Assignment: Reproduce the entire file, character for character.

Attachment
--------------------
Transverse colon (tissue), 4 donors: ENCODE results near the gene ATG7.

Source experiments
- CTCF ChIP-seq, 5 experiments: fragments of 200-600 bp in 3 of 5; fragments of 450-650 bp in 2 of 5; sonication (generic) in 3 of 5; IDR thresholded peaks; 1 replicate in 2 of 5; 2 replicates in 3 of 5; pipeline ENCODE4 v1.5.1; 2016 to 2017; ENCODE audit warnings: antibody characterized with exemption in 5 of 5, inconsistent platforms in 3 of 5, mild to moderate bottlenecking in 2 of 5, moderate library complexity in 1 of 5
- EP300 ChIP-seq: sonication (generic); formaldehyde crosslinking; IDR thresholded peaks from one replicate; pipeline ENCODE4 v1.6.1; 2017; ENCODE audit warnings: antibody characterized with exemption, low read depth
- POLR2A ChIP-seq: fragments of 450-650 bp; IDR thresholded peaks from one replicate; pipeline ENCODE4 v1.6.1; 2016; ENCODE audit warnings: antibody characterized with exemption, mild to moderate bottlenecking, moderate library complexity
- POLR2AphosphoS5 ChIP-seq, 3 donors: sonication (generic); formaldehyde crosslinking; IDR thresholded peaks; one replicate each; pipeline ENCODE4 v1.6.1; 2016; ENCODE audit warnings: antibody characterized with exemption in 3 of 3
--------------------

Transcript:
Transverse colon (tissue), 4 donors: ENCODE results near the gene ATG7.

Source experiments
- CTCF ChIP-seq, 5 experiments: fragments of 200-600 bp in 3 of 5; fragments of 450-650 bp in 2 of 5; sonication (generic) in 3 of 5; IDR thresholded peaks; 1 replicate in 2 of 5; 2 replicates in 3 of 5; pipeline ENCODE4 v1.5.1; 2016 to 2017; ENCODE audit warnings: antibody characterized with exemption in 5 of 5, inconsistent platforms in 3 of 5, mild to moderate bottlenecking in 2 of 5, moderate library complexity in 1 of 5
- EP300 ChIP-seq: sonication (generic); formaldehyde crosslinking; IDR thresholded peaks from one replicate; pipeline ENCODE4 v1.6.1; 2017; ENCODE audit warnings: antibody characterized with exemption, low read depth
- POLR2A ChIP-seq: fragments of 450-650 bp; IDR thresholded peaks from one replicate; pipeline ENCODE4 v1.6.1; 2016; ENCODE audit warnings: antibody characterized with exemption, mild to moderate bottlenecking, moderate library complexity
- POLR2AphosphoS5 ChIP-seq, 3 donors: sonication (generic); formaldehyde crosslinking; IDR thresholded peaks; one replicate each; pipeline ENCODE4 v1.6.1; 2016; ENCODE audit warnings: antibody characterized with exemption in 3 of 3